At Level 5 students explore the relationship between functional areas and develop an appreciation of the context in which businesses operate. Key aspects of management behaviour and practice, such as how to manage people and how to make effective decisions, are developed in depth.
Level 6 of the programme enables students to develop an understanding of how organisations are managed as a whole, whilst at the same time allowing exploration of specific business or management areas. Specialisation may also be achieved (dependent on pathway) by the completion of a Dissertation or an Individual Research Project which focuses on an appropriate business issue.
The typical applicant will have a minimum of 240 UCAS points, of which 200 points must be obtained from GCE A2 Level or Vocational A Level (6 or 12 unit) awards, including a Grade C in one subject. The remaining points may be achieved from GCE A2/AS Level, Vocational A/AS Level awards, or from Level 3 certification. BTEC National Certificate/Diploma applicants will have a minimum of a Merit profile. Applicants will be expected to hold a GCSE Mathematics qualification at grade C or above. Irish and Scottish Highers: a minimum of BBCC 30 points for applicants studying on the International or European Baccalaureate. Applications will be considered on an individual basis.Mature students (21 years of age or over) without evidence of the above qualifications are required to demonstrate that they ready to follow a higher education course at Level 1. Each applicant is interviewed. In addition to formal academic requirements the interview focuses upon relevant personal qualities and skills. Students with non UK qualifications should consult the Admissions Tutor or the International Office at the University.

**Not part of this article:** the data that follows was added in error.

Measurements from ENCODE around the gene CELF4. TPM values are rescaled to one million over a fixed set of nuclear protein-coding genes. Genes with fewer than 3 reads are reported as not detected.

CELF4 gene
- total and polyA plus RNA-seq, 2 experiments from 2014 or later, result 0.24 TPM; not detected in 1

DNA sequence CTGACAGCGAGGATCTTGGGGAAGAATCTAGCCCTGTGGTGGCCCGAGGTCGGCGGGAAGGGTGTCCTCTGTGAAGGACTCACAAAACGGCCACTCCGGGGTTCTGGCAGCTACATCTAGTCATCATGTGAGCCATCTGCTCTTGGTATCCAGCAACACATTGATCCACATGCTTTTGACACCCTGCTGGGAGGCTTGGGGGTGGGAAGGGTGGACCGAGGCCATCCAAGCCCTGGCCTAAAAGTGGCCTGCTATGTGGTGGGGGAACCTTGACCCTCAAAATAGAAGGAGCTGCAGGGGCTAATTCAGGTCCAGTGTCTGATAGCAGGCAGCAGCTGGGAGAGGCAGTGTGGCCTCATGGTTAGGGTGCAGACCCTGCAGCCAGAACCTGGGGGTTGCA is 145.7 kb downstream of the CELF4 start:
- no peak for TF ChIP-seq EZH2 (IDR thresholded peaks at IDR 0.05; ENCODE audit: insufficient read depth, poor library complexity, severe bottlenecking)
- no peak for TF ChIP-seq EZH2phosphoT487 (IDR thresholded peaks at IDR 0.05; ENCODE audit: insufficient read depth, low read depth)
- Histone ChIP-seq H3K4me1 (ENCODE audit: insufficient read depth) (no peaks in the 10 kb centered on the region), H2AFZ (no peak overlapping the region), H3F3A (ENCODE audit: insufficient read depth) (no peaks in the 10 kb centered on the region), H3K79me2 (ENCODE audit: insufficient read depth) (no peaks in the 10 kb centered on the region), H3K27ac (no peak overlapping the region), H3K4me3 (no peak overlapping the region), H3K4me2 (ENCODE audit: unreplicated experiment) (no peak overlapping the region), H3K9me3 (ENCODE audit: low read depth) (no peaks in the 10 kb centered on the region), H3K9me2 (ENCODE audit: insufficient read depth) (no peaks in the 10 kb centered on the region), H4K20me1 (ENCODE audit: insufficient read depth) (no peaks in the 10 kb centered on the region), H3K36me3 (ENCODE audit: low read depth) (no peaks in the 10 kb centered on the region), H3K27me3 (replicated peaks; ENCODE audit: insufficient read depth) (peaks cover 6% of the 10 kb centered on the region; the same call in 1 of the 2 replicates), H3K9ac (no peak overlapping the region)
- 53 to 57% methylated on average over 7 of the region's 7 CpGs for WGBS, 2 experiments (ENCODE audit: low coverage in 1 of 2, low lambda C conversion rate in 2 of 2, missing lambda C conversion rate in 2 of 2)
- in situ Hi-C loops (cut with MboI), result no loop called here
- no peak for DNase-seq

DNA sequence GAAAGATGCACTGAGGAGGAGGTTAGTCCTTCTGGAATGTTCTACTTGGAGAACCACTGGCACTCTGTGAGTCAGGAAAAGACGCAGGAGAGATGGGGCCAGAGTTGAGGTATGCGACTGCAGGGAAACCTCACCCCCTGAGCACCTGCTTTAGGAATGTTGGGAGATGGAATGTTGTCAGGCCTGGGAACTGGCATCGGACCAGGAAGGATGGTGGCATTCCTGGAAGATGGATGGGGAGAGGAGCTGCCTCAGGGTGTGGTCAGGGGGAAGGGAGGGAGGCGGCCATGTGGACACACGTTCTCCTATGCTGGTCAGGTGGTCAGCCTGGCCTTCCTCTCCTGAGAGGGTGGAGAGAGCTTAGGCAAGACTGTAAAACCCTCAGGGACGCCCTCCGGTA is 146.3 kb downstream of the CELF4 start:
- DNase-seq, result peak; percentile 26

QAA Subject Benchmarks Statements for General Business and Management 2007
This subject benchmark statement is for general business and management honours degree programmes only. The purpose of general business and management programmes is threefold:
study of organisations, their management and the changing external environment in which they operate
preparation for and development of a career in business and management
enhancement of lifelong learning skills and personal development to contribute to society at large
'Organisations' should be understood throughout this text to include a wide range of different types including, for example, public, private and not-for-profit, together with a comprehensive range of sizes and structures of organisations. Similarly, the term 'business' should be interpreted generically.